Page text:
That long way started with gliding across Ruth above the large glaciated cirque towards Mineral. Beautiful! Arriving at Chilliwack Pass was a bit roundabout for us but our way wasnít necessarily the best. In the end, though, we ended up exactly between the two mountains where we brushed off the pine needles, shrugged off our huge packs, took off our skis and readied for the climb. We headed around the Chilliwack side of Mineral where pulling on shrubs, kicking steps into moss, and downright survival schwacking on exposed wet cliffs began. We eventually traversed above a deep ravine nicely brimming with snow snaking upward like a yellow brick road to salvation. Ben had climbed back out to check on me. Often I think his saneness is pushed to its limits by necessity and I am its unfortunate victim. Since there was only one solid hold to a narrow ledge that offered access to the couloir, I allowed Ben (tall) to take my pack. Even without the weight (90lbs), my reach barely sufficed.

Near the top, I climbed over a cornice with an overriding expectation of victory. As I crested, Ben queried, "So?"

My answer was anything but uplifting, "I donít know?" Followed by a shrug. This wasnít the top, that much was certain! Going back was unacceptable, going forward was madness. I sat below a weather-gnarled tree in shock. The top 100 feet was a nearly vertical snow and rock sliver into the unknown. I inquired of Ben, "How does it look?"

Benís lack of confidence was answer enough when he responded with, "Itís fine!" I managed to reach the first move where I looked up to see Ben struggling. I couldnít believe what I was about to do. In a daze, I found myself in the worst of the mix with a good foot on a vertical snow patch that ROCKED, a weak foot in a thin crack that only my telemark boots allowed, a bloody hand gripping the snow, and finally another hand holding a dry dead stick attached to a dead tree. Did I mention I was leaning backwards? Hoping the snow wouldnít slide away, my boot wouldnít slip off the wet crack, and the stick wouldnít breakľ I rolled the dice. I pushed off the ice patch that moved by inches, pulled off the stick, and reached my foot up as high as I could so I could reach for the dead tree. That hour is not a bright spot in my memory, but unless you push your limits how do you know how far you will go? With bloody knees, hands and elbows -- the wounds of a desperate climber, I saw the salvation at the end of the yellow brick road as I climbed the final snow spur to the summit of Mineral Mountain.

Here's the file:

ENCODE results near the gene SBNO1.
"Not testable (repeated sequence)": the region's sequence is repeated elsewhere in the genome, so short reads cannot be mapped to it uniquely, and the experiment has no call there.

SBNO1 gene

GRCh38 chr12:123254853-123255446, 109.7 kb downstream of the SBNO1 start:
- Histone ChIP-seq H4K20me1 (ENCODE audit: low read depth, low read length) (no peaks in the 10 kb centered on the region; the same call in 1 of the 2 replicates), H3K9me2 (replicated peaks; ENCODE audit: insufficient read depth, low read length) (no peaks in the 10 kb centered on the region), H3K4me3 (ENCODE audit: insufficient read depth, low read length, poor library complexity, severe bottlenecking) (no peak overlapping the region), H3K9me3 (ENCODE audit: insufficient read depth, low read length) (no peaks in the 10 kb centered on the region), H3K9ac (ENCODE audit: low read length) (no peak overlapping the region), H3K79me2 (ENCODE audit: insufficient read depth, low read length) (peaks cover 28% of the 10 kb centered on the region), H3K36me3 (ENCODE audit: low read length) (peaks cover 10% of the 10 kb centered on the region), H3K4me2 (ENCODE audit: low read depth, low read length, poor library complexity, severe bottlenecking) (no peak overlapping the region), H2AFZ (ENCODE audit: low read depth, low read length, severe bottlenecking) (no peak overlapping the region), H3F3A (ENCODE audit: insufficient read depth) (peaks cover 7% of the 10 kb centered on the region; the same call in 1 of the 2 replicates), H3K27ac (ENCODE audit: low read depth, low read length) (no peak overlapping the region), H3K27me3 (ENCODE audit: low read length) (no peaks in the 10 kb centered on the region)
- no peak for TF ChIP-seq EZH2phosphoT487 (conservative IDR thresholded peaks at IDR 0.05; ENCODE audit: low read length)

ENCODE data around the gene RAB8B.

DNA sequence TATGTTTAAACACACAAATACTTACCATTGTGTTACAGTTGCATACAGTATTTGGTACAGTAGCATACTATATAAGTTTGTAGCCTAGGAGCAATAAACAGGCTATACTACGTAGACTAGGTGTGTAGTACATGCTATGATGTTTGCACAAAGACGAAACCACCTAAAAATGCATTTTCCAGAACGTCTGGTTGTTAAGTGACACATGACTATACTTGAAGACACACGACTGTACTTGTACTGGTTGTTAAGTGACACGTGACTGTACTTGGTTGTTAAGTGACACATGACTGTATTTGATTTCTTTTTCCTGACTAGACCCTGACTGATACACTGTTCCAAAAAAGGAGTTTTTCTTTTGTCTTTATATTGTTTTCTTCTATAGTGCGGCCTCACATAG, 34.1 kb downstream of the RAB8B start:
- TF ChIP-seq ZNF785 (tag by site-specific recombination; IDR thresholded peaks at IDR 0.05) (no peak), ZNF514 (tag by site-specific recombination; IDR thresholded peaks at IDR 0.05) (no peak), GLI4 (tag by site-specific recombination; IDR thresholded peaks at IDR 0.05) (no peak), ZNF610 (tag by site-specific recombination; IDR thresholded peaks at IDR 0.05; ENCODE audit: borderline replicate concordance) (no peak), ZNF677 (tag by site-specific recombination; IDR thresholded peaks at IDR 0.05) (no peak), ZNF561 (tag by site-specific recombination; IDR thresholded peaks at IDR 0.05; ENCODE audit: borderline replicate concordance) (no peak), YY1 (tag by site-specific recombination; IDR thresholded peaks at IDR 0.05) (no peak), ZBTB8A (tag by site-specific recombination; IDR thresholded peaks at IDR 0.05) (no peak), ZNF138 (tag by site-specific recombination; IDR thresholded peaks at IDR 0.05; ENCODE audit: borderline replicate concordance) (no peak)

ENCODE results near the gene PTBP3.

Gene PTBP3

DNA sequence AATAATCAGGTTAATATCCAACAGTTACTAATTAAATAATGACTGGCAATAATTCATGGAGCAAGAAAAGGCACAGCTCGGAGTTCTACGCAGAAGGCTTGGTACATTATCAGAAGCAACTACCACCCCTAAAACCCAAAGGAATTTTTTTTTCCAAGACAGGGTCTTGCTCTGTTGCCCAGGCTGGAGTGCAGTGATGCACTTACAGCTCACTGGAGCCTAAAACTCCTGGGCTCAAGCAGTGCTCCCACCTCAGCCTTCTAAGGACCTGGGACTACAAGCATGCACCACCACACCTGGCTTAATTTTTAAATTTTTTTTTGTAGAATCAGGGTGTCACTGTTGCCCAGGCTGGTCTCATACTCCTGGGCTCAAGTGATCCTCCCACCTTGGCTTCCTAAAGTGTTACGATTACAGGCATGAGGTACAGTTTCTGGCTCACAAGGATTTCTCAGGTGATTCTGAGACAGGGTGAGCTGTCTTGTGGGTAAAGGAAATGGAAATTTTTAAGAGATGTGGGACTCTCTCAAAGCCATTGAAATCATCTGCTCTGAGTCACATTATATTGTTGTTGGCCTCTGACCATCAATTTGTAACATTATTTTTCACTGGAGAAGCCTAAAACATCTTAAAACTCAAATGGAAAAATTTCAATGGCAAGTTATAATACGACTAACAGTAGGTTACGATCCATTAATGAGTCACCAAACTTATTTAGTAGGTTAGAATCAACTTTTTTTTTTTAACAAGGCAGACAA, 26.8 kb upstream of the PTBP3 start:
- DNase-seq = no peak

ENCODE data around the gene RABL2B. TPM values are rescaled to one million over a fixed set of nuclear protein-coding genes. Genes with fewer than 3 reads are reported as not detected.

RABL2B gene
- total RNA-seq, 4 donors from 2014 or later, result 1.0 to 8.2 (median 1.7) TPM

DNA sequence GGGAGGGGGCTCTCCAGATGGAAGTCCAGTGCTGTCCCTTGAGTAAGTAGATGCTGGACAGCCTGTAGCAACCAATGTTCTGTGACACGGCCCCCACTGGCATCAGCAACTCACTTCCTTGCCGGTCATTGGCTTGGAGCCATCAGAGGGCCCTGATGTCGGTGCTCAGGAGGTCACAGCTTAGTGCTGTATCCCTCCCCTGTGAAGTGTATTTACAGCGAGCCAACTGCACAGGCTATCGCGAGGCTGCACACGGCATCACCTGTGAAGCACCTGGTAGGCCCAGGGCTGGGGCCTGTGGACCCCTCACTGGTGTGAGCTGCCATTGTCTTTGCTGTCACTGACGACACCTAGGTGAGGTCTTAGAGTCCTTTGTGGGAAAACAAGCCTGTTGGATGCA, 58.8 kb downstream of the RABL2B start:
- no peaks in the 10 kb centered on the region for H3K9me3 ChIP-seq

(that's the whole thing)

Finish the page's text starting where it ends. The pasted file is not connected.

Jason finishing the crux sliver. Note the sole shoe.


Easy going on Mineral Mountain's West Ridge. Icy Peak, Mount Shuksan and Ruth Mountain dominate the background.


Near the top, Ben noticed my shoe was mysteriously unaccounted for. Looking back down the slope, I momentarily considered going back down. Even without a pack and skis, I couldnít lie to myself well enough to consider such foolishness. Four days in ski boots! How bad can it get? The logic was difficult to justify, but I had little choice deciding to turn my back and prayed for the best.

We didnít remain on top for very long. We still had miles of terrain to cover and already our resolve was dwindling. The ski down off the pile of rocks that marked the summit to the Mineral-Easy col was revitalizing. Several hundred feet of steep snow followed by a thousand or more of laid-back mush led us to the bottom.


Jason on the summit of Mineral Mountain.


Jason skiing the steepest portion of Mineral Mountain's East Face.


We refilled our water supply at the col before climbing up to were the slope mellowed out enough to skin. I pulled out my skins, a bear to pull apart I might add, and stuck them to my skis only to watch them fall right off. A dwindling supply of tape helped calm our tempers but nature's paradox tested our patience throughout the trip. We thought it was algae but have since come to learn that pollen was the culprit.


Jason skinning up Easy Ridge with Tomyhoi, Larrabee, American Border and Slesse in the background.


The view from the top of Easy Ridge was a stage to witness the North Cascades and on such a brilliant day I was a spectator to an exceptional show. After sixteen hours we were done, finished, through, concluded, and terminated. Our shortcut had turned out to be anything but. We pitched camp within a rock ring only when darkness preyed down on us. Up until then, we could only lay in an exhausted stupor, largely disappointed with our progress, but with some sleep and rest we hoped our confidence would be restored. As night came the sunset spread across the western sky and I felt better about all the effort, falling asleep as fast as the color brightened and dimmed.


Sunset from our camp on Easy Ridge.



Day Two